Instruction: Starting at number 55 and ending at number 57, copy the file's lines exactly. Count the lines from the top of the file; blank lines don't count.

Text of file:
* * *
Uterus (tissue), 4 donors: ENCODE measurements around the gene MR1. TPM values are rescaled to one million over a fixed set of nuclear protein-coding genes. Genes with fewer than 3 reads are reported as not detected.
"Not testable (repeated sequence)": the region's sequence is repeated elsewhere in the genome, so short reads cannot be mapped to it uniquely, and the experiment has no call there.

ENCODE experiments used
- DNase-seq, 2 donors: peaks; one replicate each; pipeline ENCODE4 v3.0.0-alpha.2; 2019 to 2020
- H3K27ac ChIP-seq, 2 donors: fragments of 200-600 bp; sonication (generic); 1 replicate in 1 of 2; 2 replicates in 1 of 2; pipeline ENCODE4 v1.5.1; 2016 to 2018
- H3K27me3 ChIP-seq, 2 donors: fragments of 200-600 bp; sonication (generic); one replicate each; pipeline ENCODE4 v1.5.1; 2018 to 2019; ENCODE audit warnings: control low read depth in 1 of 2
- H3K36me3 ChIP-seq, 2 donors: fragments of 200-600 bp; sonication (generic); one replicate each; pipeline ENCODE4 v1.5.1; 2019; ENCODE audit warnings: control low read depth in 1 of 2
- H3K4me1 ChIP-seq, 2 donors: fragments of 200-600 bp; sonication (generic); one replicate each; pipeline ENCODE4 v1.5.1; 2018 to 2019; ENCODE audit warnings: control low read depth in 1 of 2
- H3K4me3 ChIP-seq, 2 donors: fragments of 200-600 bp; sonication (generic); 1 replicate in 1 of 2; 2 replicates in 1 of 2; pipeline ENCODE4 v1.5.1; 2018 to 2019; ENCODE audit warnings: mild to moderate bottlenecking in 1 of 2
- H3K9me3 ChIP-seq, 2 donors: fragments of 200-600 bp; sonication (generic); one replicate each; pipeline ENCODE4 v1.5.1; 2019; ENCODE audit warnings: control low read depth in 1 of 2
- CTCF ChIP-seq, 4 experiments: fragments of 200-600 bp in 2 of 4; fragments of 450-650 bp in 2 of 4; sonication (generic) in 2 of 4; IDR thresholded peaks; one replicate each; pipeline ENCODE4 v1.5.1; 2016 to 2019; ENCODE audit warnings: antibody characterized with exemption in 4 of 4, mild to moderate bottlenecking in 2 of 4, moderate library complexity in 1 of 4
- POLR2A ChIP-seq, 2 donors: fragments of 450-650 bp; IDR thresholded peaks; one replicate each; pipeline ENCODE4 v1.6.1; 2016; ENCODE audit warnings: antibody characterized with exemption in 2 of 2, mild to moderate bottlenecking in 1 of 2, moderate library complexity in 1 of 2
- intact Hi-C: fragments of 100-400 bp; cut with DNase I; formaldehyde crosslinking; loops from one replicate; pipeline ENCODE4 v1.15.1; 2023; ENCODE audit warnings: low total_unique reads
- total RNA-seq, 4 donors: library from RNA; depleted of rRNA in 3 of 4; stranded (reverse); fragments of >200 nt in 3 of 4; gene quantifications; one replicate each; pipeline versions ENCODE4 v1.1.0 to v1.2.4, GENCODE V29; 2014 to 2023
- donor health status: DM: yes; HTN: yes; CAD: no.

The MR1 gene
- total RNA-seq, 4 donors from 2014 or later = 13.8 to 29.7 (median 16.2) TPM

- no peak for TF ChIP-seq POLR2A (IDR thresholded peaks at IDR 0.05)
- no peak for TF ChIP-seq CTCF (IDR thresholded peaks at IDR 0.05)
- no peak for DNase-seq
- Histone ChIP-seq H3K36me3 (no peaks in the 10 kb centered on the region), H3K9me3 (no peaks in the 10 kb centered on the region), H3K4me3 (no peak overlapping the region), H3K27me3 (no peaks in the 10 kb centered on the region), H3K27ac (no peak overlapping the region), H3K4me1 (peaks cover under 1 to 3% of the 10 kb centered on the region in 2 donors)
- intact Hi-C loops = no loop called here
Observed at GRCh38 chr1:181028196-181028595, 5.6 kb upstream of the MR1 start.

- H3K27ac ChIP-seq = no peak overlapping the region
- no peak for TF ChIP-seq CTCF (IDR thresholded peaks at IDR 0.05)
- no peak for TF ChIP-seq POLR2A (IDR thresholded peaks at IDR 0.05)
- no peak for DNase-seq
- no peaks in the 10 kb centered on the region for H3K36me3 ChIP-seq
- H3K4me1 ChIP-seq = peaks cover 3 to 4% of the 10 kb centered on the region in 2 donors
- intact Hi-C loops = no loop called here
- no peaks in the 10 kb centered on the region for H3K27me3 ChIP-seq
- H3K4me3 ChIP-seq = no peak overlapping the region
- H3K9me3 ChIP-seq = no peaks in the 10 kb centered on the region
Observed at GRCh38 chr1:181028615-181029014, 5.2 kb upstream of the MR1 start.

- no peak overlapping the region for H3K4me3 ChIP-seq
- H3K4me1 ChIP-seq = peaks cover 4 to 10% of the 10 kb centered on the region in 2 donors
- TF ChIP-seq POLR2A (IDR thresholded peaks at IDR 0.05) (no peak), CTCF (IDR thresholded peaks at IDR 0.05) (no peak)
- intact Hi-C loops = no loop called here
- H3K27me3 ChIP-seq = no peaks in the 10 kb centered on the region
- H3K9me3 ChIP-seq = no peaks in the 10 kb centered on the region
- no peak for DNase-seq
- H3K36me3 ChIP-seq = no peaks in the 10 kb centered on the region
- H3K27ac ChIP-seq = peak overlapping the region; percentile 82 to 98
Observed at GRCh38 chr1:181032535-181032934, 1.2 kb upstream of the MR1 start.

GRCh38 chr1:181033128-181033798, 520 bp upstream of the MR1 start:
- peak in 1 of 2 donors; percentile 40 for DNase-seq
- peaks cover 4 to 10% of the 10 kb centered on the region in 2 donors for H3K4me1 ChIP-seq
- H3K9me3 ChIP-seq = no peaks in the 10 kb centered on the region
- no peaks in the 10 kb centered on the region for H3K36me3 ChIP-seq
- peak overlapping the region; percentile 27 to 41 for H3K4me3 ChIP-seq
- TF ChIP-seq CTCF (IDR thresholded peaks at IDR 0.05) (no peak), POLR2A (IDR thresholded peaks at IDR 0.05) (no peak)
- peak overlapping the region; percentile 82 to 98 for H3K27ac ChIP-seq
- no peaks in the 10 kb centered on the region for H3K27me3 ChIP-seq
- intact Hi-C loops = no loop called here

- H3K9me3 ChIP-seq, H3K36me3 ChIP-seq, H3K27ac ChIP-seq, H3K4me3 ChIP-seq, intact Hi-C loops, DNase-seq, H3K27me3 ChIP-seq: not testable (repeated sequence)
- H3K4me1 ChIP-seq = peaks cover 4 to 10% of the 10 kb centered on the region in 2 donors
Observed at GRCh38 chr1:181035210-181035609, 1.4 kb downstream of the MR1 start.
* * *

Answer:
- H3K9me3 ChIP-seq, H3K36me3 ChIP-seq, H3K27ac ChIP-seq, H3K4me3 ChIP-seq, intact Hi-C loops, DNase-seq, H3K27me3 ChIP-seq: not testable (repeated sequence)
- H3K4me1 ChIP-seq = peaks cover 4 to 10% of the 10 kb centered on the region in 2 donors
Observed at GRCh38 chr1:181035210-181035609, 1.4 kb downstream of the MR1 start.